The private rented sector is, increasingly, a very important market for housing and for tenants and prospective tenants. The private rented sector has grown significantly over the past number of years. Our latest figures are that it represents 16·5% of the market, which means that one in six properties is in the private rented sector. If you take vacant properties, it is actually one in five. Increasingly, we will rely on the private sector to deal with a number of our applicants. Increasingly, we will be dealing with people who are in greatest housing need. That may mean that single people and young people may be looking to the private rented sector to provide their accommodation. The chief executive talked about welfare reform, the impact of which is likely to mean that the private sector will be asked to respond to a lot of those applications. The private sector continues to play a vital role in meeting housing need, whereas the Housing Executive will focus primarily on the people who are in greatest housing need. As I said, ongoing changes to the housing benefit system, particularly the reduction in local housing allowances and the extension of the single room rate to include young people up to the age of 35, will have an impact on that sector. There may be an increase in houses in multiple occupation, where, increasingly, young people have to share their accommodation.
On the issue of housing conditions, John alluded to the fact that, for the first time, there has been a slight increase in unfitness. It had been coming down. The previous house condition survey in 2009 indicated that unfitness was at 2·4%. It has now gone up to 4·6%. Having said that, I would point out that that is primarily the case in the private sector, particularly the private rented sector, and it is also particularly associated with vacant stock. There has also been an increase in vacant stock. Again, that possibly reflects the fact that people are perhaps not able to carry out the improvements and repairs, and it could also be that people wish to do improvements in transition to tie in to the private rented sector.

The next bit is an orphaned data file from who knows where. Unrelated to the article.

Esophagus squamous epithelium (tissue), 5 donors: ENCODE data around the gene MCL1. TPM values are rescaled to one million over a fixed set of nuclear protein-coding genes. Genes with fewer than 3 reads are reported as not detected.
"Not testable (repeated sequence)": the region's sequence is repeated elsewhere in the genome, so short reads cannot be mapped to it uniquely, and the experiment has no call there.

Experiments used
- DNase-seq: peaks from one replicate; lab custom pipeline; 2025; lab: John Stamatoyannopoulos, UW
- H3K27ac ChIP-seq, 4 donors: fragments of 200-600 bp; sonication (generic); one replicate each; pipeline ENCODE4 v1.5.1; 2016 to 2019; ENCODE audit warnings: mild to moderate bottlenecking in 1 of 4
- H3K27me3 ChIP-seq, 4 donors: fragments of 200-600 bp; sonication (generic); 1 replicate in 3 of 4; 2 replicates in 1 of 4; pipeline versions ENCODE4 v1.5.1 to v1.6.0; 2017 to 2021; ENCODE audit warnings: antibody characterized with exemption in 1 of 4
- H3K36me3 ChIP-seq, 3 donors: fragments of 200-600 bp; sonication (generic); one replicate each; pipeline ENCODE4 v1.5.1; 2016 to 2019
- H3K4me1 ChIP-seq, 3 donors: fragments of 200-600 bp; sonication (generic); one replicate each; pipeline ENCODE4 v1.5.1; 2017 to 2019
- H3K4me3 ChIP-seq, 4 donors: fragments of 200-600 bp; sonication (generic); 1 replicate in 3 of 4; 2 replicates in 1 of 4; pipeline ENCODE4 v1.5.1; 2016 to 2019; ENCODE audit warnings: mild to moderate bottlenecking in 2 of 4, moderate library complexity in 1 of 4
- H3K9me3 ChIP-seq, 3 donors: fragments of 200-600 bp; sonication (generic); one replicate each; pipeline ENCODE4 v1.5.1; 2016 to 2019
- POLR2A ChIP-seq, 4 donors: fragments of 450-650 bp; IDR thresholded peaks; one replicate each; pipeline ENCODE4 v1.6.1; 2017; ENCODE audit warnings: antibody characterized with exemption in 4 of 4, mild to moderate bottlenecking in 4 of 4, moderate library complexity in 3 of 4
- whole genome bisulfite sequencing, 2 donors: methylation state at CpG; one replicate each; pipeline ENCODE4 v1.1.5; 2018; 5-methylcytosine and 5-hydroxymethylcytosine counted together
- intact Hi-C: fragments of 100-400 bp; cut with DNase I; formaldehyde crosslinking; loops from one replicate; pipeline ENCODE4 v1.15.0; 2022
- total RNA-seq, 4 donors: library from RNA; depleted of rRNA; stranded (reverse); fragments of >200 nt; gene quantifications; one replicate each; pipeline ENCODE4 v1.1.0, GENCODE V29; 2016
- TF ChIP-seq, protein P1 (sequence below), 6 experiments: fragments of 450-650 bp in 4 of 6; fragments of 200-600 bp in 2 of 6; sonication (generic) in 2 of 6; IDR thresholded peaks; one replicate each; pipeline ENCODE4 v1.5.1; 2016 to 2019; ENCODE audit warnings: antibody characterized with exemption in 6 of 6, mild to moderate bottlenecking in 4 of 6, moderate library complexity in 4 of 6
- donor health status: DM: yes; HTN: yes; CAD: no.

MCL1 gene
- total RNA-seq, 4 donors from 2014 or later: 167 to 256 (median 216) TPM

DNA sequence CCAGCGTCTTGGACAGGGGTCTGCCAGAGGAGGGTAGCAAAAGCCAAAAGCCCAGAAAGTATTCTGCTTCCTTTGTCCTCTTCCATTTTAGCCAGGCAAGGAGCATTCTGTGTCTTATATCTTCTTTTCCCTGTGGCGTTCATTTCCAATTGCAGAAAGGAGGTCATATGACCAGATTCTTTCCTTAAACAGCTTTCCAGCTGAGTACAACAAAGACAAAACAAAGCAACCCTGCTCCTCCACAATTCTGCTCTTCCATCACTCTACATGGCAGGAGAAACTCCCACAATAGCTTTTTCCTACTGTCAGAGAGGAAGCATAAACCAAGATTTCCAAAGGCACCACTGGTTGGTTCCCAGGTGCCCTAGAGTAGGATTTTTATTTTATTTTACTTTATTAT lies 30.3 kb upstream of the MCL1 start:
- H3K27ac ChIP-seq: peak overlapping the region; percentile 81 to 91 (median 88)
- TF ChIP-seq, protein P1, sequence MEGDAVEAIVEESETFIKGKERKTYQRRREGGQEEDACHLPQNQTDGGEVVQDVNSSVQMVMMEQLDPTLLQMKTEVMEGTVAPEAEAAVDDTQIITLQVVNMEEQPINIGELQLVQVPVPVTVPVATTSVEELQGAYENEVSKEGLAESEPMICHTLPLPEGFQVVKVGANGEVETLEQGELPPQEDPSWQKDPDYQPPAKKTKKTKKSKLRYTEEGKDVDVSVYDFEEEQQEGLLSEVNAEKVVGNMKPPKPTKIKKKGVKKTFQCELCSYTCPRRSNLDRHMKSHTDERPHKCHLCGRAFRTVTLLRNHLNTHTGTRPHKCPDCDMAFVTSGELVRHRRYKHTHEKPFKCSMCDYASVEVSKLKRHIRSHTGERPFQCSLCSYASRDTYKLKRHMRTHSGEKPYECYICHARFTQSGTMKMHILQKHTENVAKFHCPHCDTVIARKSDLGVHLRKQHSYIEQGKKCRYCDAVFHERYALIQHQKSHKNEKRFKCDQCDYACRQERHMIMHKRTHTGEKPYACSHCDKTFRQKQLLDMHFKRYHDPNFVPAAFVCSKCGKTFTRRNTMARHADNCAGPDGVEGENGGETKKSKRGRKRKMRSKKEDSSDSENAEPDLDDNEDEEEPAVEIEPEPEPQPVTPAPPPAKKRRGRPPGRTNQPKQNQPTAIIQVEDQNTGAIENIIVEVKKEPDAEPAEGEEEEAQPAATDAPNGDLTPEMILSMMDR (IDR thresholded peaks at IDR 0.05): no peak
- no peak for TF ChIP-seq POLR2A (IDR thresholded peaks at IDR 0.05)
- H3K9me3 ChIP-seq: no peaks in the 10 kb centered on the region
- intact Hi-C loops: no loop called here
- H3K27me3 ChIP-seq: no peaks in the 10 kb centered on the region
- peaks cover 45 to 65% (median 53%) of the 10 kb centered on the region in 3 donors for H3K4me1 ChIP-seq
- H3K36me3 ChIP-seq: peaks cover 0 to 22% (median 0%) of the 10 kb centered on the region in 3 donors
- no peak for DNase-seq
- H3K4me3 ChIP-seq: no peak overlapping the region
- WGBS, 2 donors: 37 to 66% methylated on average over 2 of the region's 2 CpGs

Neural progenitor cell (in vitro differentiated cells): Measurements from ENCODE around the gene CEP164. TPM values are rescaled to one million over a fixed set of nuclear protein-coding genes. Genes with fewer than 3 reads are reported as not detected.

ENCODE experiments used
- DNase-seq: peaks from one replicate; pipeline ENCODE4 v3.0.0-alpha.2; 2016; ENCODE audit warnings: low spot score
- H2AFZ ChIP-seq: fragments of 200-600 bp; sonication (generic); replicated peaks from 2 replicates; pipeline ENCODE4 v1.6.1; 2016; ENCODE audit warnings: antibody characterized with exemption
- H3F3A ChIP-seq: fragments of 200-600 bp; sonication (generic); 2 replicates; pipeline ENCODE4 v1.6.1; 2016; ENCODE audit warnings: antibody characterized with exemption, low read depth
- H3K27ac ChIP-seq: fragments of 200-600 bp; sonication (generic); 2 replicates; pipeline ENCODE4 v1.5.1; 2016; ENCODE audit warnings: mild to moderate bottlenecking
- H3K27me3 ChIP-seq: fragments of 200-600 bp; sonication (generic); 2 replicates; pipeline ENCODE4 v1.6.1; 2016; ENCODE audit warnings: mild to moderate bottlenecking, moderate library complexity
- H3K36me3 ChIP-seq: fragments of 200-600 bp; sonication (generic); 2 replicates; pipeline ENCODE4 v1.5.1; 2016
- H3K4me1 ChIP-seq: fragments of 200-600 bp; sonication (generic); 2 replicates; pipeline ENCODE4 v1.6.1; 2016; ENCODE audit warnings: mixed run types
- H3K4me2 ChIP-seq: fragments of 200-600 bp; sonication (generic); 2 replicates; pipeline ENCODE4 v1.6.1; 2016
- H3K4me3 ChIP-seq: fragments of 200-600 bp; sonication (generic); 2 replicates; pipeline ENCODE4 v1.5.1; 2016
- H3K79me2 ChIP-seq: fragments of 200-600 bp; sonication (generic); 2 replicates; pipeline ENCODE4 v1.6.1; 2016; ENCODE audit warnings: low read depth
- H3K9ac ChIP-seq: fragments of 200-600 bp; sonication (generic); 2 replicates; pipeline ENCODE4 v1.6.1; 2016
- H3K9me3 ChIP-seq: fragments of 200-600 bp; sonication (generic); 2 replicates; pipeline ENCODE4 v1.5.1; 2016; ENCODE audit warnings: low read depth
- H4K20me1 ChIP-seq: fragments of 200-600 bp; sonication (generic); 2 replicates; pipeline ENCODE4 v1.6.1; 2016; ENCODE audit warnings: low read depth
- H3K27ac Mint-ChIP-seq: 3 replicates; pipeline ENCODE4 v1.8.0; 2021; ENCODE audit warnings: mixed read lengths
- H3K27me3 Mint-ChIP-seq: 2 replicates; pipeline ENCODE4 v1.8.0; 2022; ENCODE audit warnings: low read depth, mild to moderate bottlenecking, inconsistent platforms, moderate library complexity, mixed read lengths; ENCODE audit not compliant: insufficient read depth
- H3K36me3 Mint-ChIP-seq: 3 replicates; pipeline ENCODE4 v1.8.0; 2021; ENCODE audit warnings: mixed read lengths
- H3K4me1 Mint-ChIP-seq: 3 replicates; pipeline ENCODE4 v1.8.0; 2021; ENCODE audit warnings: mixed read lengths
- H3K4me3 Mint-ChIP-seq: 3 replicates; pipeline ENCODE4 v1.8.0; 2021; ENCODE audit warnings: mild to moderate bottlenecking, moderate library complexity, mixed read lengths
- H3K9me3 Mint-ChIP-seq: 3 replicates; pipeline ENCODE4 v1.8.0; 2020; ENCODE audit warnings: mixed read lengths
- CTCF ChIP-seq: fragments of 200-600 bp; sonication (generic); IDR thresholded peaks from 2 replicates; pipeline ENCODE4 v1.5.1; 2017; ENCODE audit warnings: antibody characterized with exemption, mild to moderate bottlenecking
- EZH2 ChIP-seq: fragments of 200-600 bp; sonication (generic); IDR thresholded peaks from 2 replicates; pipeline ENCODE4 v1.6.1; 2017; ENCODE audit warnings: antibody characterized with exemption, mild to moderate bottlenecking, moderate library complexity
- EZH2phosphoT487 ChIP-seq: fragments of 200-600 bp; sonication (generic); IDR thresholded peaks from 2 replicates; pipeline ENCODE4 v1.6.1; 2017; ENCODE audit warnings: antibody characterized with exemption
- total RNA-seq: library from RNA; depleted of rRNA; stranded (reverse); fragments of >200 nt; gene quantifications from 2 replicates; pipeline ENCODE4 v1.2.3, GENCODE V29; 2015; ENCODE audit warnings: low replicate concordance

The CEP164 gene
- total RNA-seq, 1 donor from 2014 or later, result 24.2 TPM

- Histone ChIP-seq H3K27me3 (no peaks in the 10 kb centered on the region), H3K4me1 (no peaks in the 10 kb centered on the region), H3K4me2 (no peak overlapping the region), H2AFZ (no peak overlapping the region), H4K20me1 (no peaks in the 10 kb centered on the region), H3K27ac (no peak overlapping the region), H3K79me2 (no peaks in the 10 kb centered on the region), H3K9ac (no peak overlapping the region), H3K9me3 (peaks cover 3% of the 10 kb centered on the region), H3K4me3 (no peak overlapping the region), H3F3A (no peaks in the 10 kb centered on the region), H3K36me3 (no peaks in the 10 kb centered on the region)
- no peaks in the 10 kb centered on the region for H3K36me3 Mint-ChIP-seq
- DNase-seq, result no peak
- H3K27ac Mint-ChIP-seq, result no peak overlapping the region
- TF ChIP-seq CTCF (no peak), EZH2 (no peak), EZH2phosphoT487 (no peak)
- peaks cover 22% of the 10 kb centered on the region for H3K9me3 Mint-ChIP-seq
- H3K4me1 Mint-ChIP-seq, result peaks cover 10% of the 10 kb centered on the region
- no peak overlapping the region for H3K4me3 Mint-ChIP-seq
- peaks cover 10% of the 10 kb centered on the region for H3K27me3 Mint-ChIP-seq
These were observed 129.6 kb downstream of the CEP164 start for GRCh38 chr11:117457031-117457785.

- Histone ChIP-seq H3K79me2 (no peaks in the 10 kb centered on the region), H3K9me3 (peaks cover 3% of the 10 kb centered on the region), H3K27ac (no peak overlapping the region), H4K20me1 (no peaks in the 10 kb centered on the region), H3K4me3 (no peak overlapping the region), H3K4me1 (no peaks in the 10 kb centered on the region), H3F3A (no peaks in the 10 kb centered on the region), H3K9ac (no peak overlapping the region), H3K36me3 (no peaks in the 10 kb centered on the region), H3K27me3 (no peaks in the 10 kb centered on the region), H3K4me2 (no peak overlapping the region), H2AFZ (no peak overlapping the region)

I turn to social housing. Increasingly, housing need is a major issue for us. The waiting list continues to grow. Over 40,000 applicants are now on the list, over 20,000 of whom are in priority housing need. As to the newbuild programme, we estimate through the net stock model that we need at least 2,000 new stock per annum. The chief executive alluded to the Minister's rebalancing between revenue and newbuild. The problem is that, because we do not have funds for all our priorities, there will be increasing pressure on newbuild. If we need a minimum of 2,000 per annum, and we have got a programme of around 1,300 or 1,400, that backlog will inevitably increase.
Again, the chief executive raised a point in relation to whether we can rely on the housing associations to do all the capital improvement through transferring our stock and delivering the newbuild programme as well. That is why we do not think that is feasible. We need a new model for the Housing Executive so that it can deal with not only its own capital improvement in the short term but, hopefully, the newbuilds in the medium to longer term as well.